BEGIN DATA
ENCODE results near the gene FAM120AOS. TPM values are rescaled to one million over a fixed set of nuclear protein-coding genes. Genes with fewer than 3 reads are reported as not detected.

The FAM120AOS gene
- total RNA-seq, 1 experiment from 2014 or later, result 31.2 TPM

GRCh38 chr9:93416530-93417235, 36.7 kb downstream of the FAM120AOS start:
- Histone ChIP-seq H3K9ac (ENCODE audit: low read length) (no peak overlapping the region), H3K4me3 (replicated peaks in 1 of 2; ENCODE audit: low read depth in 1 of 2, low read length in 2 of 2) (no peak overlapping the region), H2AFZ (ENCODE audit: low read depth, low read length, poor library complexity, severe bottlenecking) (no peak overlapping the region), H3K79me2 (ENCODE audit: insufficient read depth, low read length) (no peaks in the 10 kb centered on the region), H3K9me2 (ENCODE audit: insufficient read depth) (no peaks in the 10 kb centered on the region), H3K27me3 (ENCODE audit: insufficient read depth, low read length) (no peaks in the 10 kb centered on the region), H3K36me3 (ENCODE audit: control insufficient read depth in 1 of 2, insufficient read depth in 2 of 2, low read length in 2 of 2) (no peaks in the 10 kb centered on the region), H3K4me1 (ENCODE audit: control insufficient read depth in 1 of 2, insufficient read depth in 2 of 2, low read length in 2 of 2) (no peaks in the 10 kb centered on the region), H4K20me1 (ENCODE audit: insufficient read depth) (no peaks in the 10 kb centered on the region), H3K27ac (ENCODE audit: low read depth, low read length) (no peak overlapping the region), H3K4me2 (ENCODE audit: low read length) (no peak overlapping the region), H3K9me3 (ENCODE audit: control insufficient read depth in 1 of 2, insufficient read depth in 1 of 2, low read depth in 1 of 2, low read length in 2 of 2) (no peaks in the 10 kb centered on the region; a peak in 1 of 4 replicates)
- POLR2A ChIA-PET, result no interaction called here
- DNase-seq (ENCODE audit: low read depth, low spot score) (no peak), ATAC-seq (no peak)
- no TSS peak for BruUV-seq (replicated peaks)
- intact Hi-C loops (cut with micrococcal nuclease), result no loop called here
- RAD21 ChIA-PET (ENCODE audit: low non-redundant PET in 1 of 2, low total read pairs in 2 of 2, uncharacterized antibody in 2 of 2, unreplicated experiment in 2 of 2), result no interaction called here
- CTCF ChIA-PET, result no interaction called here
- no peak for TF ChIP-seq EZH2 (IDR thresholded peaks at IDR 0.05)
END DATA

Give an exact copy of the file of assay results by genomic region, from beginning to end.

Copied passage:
ENCODE results near the gene FAM120AOS. TPM values are rescaled to one million over a fixed set of nuclear protein-coding genes. Genes with fewer than 3 reads are reported as not detected.

The FAM120AOS gene
- total RNA-seq, 1 experiment from 2014 or later, result 31.2 TPM

GRCh38 chr9:93416530-93417235, 36.7 kb downstream of the FAM120AOS start:
- Histone ChIP-seq H3K9ac (ENCODE audit: low read length) (no peak overlapping the region), H3K4me3 (replicated peaks in 1 of 2; ENCODE audit: low read depth in 1 of 2, low read length in 2 of 2) (no peak overlapping the region), H2AFZ (ENCODE audit: low read depth, low read length, poor library complexity, severe bottlenecking) (no peak overlapping the region), H3K79me2 (ENCODE audit: insufficient read depth, low read length) (no peaks in the 10 kb centered on the region), H3K9me2 (ENCODE audit: insufficient read depth) (no peaks in the 10 kb centered on the region), H3K27me3 (ENCODE audit: insufficient read depth, low read length) (no peaks in the 10 kb centered on the region), H3K36me3 (ENCODE audit: control insufficient read depth in 1 of 2, insufficient read depth in 2 of 2, low read length in 2 of 2) (no peaks in the 10 kb centered on the region), H3K4me1 (ENCODE audit: control insufficient read depth in 1 of 2, insufficient read depth in 2 of 2, low read length in 2 of 2) (no peaks in the 10 kb centered on the region), H4K20me1 (ENCODE audit: insufficient read depth) (no peaks in the 10 kb centered on the region), H3K27ac (ENCODE audit: low read depth, low read length) (no peak overlapping the region), H3K4me2 (ENCODE audit: low read length) (no peak overlapping the region), H3K9me3 (ENCODE audit: control insufficient read depth in 1 of 2, insufficient read depth in 1 of 2, low read depth in 1 of 2, low read length in 2 of 2) (no peaks in the 10 kb centered on the region; a peak in 1 of 4 replicates)
- POLR2A ChIA-PET, result no interaction called here
- DNase-seq (ENCODE audit: low read depth, low spot score) (no peak), ATAC-seq (no peak)
- no TSS peak for BruUV-seq (replicated peaks)
- intact Hi-C loops (cut with micrococcal nuclease), result no loop called here
- RAD21 ChIA-PET (ENCODE audit: low non-redundant PET in 1 of 2, low total read pairs in 2 of 2, uncharacterized antibody in 2 of 2, unreplicated experiment in 2 of 2), result no interaction called here
- CTCF ChIA-PET, result no interaction called here
- no peak for TF ChIP-seq EZH2 (IDR thresholded peaks at IDR 0.05)